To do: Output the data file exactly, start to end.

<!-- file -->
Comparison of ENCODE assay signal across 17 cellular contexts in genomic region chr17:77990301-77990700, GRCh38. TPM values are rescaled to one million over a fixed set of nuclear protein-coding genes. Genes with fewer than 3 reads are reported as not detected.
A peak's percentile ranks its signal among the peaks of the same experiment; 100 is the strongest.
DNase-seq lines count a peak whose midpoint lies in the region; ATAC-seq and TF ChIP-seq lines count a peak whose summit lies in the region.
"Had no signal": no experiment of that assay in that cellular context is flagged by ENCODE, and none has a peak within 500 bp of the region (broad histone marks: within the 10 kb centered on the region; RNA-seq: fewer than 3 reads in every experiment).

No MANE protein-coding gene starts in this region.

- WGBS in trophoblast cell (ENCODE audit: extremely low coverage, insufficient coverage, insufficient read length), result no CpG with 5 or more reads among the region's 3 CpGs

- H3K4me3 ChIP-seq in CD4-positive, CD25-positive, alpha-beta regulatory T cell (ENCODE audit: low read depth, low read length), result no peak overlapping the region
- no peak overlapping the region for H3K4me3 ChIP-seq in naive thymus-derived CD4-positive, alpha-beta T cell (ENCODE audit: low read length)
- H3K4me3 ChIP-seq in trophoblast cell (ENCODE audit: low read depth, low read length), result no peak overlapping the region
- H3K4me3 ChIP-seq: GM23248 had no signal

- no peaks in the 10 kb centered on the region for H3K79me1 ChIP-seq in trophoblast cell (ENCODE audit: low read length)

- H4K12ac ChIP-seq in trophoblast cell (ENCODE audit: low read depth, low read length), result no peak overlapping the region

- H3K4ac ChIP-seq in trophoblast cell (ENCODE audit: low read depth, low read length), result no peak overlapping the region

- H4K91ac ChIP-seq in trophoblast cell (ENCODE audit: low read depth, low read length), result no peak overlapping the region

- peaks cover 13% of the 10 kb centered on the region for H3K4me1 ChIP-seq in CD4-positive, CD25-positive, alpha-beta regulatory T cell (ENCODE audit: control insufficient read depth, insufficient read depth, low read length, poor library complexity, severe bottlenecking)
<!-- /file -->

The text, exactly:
Comparison of ENCODE assay signal across 17 cellular contexts in genomic region chr17:77990301-77990700, GRCh38. TPM values are rescaled to one million over a fixed set of nuclear protein-coding genes. Genes with fewer than 3 reads are reported as not detected.
A peak's percentile ranks its signal among the peaks of the same experiment; 100 is the strongest.
DNase-seq lines count a peak whose midpoint lies in the region; ATAC-seq and TF ChIP-seq lines count a peak whose summit lies in the region.
"Had no signal": no experiment of that assay in that cellular context is flagged by ENCODE, and none has a peak within 500 bp of the region (broad histone marks: within the 10 kb centered on the region; RNA-seq: fewer than 3 reads in every experiment).

No MANE protein-coding gene starts in this region.

- WGBS in trophoblast cell (ENCODE audit: extremely low coverage, insufficient coverage, insufficient read length), result no CpG with 5 or more reads among the region's 3 CpGs

- H3K4me3 ChIP-seq in CD4-positive, CD25-positive, alpha-beta regulatory T cell (ENCODE audit: low read depth, low read length), result no peak overlapping the region
- no peak overlapping the region for H3K4me3 ChIP-seq in naive thymus-derived CD4-positive, alpha-beta T cell (ENCODE audit: low read length)
- H3K4me3 ChIP-seq in trophoblast cell (ENCODE audit: low read depth, low read length), result no peak overlapping the region
- H3K4me3 ChIP-seq: GM23248 had no signal

- no peaks in the 10 kb centered on the region for H3K79me1 ChIP-seq in trophoblast cell (ENCODE audit: low read length)

- H4K12ac ChIP-seq in trophoblast cell (ENCODE audit: low read depth, low read length), result no peak overlapping the region

- H3K4ac ChIP-seq in trophoblast cell (ENCODE audit: low read depth, low read length), result no peak overlapping the region

- H4K91ac ChIP-seq in trophoblast cell (ENCODE audit: low read depth, low read length), result no peak overlapping the region

- peaks cover 13% of the 10 kb centered on the region for H3K4me1 ChIP-seq in CD4-positive, CD25-positive, alpha-beta regulatory T cell (ENCODE audit: control insufficient read depth, insufficient read depth, low read length, poor library complexity, severe bottlenecking)